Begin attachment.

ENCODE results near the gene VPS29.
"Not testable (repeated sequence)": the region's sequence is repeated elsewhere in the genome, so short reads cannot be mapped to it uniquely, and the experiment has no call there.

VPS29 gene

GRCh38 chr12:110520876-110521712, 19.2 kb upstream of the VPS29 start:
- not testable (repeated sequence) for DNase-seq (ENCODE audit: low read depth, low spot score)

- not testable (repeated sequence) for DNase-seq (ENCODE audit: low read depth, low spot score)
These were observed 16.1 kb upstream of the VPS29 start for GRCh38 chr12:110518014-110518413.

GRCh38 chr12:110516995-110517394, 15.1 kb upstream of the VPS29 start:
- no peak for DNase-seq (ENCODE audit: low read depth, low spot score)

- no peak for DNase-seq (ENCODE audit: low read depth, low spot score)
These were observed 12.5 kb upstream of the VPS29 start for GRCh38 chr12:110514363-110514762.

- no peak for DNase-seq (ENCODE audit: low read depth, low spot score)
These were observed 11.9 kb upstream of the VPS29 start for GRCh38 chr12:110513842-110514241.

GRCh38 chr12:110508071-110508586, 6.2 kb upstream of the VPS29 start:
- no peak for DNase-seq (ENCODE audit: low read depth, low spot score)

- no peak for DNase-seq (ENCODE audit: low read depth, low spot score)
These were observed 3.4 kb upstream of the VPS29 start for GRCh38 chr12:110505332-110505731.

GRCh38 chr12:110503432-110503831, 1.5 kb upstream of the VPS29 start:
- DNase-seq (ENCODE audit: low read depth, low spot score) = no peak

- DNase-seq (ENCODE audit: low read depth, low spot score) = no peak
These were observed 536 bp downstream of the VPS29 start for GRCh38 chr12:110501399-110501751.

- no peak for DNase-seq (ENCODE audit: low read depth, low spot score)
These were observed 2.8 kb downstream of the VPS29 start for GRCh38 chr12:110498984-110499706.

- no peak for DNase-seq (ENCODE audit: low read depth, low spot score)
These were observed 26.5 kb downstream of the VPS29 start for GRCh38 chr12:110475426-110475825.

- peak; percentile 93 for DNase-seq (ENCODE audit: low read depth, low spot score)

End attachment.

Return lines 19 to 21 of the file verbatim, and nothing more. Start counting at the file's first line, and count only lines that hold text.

- DNase-seq (ENCODE audit: low read depth, low spot score) = no peak

- DNase-seq (ENCODE audit: low read depth, low spot score) = no peak
These were observed 536 bp downstream of the VPS29 start for GRCh38 chr12:110501399-110501751.